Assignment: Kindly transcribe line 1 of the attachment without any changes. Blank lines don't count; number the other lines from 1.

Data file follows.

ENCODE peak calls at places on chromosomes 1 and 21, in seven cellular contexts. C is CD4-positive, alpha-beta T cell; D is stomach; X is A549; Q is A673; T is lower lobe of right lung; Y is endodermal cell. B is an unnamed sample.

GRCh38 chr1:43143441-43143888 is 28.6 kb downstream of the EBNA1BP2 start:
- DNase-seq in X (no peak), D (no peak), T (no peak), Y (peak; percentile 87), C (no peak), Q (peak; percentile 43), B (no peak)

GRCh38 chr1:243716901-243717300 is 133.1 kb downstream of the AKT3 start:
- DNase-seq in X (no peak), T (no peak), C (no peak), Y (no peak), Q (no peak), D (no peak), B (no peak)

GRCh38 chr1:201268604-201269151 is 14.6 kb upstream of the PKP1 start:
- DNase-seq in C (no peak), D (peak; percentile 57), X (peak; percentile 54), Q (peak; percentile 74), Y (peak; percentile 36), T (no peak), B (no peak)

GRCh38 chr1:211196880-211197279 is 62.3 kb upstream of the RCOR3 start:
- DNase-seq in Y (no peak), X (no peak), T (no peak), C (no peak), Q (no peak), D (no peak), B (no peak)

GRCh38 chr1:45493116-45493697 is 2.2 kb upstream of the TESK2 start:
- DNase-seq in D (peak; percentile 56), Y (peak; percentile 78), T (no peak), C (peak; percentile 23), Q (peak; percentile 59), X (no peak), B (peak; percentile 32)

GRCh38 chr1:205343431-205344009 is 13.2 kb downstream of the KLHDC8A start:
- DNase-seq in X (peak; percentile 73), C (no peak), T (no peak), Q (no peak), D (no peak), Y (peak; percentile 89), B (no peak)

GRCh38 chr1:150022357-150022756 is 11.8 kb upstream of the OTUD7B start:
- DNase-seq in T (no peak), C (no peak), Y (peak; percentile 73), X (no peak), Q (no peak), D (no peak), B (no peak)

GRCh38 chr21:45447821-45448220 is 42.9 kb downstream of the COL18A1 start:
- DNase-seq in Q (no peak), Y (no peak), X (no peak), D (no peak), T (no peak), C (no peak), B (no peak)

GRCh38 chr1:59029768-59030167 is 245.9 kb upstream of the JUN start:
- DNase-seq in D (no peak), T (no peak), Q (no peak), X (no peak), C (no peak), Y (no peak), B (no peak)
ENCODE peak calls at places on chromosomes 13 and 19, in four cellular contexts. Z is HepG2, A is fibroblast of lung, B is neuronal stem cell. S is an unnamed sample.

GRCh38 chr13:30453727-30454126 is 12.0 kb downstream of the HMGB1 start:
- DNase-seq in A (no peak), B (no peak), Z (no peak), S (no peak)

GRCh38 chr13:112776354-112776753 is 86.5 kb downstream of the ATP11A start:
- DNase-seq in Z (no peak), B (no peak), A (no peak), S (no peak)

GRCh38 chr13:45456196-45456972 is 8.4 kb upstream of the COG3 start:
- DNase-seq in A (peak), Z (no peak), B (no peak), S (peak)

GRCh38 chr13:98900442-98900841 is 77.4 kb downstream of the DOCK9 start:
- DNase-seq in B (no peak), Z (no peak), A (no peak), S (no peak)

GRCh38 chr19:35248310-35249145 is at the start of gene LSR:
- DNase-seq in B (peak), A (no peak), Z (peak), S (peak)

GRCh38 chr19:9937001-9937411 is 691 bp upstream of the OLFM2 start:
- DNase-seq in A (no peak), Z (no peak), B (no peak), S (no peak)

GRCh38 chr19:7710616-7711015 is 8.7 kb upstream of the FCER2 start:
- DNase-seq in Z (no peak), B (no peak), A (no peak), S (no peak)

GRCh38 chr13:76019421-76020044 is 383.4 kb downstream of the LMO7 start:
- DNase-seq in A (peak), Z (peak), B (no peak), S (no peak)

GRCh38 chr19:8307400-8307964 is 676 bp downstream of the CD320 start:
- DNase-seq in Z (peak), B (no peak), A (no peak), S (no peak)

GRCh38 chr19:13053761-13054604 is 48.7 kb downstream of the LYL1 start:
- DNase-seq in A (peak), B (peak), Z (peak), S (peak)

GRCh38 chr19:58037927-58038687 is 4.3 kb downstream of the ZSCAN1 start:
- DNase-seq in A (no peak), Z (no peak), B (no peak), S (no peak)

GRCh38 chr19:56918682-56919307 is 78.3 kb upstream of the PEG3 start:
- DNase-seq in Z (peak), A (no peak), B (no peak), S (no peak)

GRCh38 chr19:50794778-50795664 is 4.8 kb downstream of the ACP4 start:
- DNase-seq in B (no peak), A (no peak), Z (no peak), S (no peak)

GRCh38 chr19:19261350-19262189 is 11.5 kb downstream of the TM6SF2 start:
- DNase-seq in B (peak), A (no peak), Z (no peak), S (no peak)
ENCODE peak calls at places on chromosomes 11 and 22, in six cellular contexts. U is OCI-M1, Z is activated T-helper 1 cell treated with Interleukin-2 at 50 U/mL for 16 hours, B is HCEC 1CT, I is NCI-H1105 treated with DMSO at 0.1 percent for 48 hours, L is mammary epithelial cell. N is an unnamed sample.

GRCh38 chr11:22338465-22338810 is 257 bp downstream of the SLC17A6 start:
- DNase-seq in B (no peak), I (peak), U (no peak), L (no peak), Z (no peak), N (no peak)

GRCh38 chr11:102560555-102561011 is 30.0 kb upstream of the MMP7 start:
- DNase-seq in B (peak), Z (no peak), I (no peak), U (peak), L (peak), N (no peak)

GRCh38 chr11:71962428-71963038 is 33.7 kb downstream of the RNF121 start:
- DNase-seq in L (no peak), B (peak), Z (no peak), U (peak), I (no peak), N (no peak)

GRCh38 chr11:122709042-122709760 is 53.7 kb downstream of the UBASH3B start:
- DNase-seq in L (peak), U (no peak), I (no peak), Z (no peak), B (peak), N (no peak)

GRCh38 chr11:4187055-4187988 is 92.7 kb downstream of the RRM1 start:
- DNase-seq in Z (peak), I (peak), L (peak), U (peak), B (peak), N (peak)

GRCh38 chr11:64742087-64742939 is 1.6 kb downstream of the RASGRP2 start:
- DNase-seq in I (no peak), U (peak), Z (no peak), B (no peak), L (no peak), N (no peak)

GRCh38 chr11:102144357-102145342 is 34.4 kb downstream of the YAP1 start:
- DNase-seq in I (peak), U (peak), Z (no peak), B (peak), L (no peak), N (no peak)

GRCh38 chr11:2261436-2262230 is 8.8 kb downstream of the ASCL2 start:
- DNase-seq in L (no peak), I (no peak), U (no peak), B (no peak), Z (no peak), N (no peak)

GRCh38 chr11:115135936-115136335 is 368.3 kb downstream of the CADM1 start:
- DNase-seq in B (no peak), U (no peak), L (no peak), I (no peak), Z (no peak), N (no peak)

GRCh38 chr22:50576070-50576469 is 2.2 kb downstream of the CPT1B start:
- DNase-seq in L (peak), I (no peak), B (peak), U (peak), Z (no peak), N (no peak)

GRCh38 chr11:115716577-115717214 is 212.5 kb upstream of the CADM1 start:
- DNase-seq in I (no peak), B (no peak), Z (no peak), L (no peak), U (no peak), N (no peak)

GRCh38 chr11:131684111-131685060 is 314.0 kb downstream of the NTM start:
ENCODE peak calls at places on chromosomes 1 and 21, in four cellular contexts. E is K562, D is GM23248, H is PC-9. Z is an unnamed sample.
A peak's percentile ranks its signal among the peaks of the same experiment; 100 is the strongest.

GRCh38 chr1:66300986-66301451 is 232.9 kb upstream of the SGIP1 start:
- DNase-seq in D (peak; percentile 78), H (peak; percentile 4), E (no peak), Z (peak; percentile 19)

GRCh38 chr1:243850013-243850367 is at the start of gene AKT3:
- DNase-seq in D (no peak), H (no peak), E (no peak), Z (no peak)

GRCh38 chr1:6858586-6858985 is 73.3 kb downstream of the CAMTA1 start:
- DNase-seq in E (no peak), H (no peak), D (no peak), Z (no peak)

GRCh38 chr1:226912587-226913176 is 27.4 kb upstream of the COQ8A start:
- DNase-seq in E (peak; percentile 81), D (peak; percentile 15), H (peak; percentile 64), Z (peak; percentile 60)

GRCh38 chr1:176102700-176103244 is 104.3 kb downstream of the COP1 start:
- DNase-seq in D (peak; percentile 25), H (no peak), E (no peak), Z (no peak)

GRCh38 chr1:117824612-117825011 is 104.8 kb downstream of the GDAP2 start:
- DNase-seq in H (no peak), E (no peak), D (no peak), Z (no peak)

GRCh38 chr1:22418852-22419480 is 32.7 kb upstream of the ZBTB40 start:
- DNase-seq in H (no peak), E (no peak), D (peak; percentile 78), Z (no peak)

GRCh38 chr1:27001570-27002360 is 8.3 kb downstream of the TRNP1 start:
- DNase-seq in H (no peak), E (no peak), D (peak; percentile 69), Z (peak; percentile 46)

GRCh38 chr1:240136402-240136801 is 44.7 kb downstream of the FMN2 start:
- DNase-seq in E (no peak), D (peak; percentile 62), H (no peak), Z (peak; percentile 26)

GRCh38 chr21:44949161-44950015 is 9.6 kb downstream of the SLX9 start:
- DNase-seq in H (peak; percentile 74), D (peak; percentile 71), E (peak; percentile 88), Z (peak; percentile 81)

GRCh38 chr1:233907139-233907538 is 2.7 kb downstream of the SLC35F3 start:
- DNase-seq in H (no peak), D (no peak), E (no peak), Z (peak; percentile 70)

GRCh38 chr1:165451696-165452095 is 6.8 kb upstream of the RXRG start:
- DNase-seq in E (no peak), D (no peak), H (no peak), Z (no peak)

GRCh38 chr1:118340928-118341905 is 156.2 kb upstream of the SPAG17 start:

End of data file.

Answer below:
ENCODE peak calls at places on chromosomes 1 and 21, in seven cellular contexts. C is CD4-positive, alpha-beta T cell; D is stomach; X is A549; Q is A673; T is lower lobe of right lung; Y is endodermal cell. B is an unnamed sample.